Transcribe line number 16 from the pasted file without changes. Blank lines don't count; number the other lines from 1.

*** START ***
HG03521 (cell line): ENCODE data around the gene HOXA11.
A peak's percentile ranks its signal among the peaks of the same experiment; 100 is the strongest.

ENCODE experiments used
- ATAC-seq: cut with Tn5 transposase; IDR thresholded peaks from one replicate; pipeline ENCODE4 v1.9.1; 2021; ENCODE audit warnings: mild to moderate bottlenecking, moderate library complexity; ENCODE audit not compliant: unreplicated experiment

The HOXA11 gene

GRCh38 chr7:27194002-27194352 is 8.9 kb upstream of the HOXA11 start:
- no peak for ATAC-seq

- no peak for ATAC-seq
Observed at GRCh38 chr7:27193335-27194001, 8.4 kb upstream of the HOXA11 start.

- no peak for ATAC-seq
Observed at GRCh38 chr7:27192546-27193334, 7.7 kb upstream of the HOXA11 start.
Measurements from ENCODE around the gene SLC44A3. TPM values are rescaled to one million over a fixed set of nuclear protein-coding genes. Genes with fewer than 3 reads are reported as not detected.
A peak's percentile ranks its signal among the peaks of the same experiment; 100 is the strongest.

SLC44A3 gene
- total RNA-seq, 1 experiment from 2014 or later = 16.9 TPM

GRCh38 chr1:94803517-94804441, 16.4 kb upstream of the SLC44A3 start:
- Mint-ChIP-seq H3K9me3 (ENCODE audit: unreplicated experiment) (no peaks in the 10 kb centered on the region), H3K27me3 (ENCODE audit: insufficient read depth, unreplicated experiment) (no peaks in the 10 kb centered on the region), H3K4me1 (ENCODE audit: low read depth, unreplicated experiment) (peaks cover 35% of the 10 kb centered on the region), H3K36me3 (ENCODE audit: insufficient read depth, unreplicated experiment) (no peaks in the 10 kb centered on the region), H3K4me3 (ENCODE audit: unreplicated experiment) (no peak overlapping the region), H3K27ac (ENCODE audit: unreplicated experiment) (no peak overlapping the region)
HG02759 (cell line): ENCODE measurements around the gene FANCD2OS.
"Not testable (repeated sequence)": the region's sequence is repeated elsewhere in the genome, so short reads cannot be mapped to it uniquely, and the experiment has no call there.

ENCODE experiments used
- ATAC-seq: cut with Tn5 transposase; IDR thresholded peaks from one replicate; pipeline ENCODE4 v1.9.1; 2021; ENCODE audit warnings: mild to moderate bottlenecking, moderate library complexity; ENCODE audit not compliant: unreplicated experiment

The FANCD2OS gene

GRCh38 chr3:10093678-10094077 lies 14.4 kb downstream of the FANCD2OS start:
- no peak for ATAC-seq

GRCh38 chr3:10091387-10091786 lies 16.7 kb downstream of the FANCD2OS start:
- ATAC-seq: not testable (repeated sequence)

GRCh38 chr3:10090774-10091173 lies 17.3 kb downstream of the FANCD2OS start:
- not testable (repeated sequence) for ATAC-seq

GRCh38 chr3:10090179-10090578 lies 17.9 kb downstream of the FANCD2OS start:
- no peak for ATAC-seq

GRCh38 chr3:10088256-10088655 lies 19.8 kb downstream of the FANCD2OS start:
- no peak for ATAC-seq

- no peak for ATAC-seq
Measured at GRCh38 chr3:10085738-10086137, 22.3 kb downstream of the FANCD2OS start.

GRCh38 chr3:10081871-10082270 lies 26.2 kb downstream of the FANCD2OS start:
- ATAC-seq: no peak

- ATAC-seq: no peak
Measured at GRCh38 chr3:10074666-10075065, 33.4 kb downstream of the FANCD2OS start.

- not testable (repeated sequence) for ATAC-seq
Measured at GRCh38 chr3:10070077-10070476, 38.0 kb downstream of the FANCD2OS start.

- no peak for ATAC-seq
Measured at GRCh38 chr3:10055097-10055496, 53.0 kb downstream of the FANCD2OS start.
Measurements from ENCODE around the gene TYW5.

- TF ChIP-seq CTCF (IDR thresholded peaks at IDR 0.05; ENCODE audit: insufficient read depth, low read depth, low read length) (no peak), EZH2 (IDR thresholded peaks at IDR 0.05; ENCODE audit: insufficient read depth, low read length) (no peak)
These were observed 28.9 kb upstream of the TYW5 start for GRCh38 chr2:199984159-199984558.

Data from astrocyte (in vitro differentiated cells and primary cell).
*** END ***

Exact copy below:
GRCh38 chr1:94803517-94804441, 16.4 kb upstream of the SLC44A3 start: